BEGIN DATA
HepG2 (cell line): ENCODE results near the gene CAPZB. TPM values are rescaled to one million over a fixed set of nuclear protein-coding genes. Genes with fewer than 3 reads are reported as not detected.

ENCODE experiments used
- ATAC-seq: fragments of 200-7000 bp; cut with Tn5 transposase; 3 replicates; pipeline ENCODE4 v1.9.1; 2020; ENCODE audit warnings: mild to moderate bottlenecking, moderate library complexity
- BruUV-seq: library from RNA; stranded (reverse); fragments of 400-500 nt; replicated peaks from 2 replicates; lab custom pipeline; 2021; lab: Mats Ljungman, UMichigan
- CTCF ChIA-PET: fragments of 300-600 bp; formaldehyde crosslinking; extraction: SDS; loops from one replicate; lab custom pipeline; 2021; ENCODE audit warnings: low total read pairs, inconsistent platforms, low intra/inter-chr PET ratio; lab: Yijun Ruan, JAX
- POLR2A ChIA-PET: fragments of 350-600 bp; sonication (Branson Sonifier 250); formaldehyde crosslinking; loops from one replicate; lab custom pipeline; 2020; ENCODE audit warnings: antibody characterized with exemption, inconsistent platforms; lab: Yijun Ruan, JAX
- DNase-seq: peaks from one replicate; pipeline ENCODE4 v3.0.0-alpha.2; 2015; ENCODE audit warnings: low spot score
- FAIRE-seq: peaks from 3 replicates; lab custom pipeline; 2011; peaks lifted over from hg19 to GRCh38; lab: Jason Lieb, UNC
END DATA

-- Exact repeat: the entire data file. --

HepG2 (cell line): ENCODE results near the gene CAPZB. TPM values are rescaled to one million over a fixed set of nuclear protein-coding genes. Genes with fewer than 3 reads are reported as not detected.

ENCODE experiments used
- ATAC-seq: fragments of 200-7000 bp; cut with Tn5 transposase; 3 replicates; pipeline ENCODE4 v1.9.1; 2020; ENCODE audit warnings: mild to moderate bottlenecking, moderate library complexity
- BruUV-seq: library from RNA; stranded (reverse); fragments of 400-500 nt; replicated peaks from 2 replicates; lab custom pipeline; 2021; lab: Mats Ljungman, UMichigan
- CTCF ChIA-PET: fragments of 300-600 bp; formaldehyde crosslinking; extraction: SDS; loops from one replicate; lab custom pipeline; 2021; ENCODE audit warnings: low total read pairs, inconsistent platforms, low intra/inter-chr PET ratio; lab: Yijun Ruan, JAX
- POLR2A ChIA-PET: fragments of 350-600 bp; sonication (Branson Sonifier 250); formaldehyde crosslinking; loops from one replicate; lab custom pipeline; 2020; ENCODE audit warnings: antibody characterized with exemption, inconsistent platforms; lab: Yijun Ruan, JAX
- DNase-seq: peaks from one replicate; pipeline ENCODE4 v3.0.0-alpha.2; 2015; ENCODE audit warnings: low spot score
- FAIRE-seq: peaks from 3 replicates; lab custom pipeline; 2011; peaks lifted over from hg19 to GRCh38; lab: Jason Lieb, UNC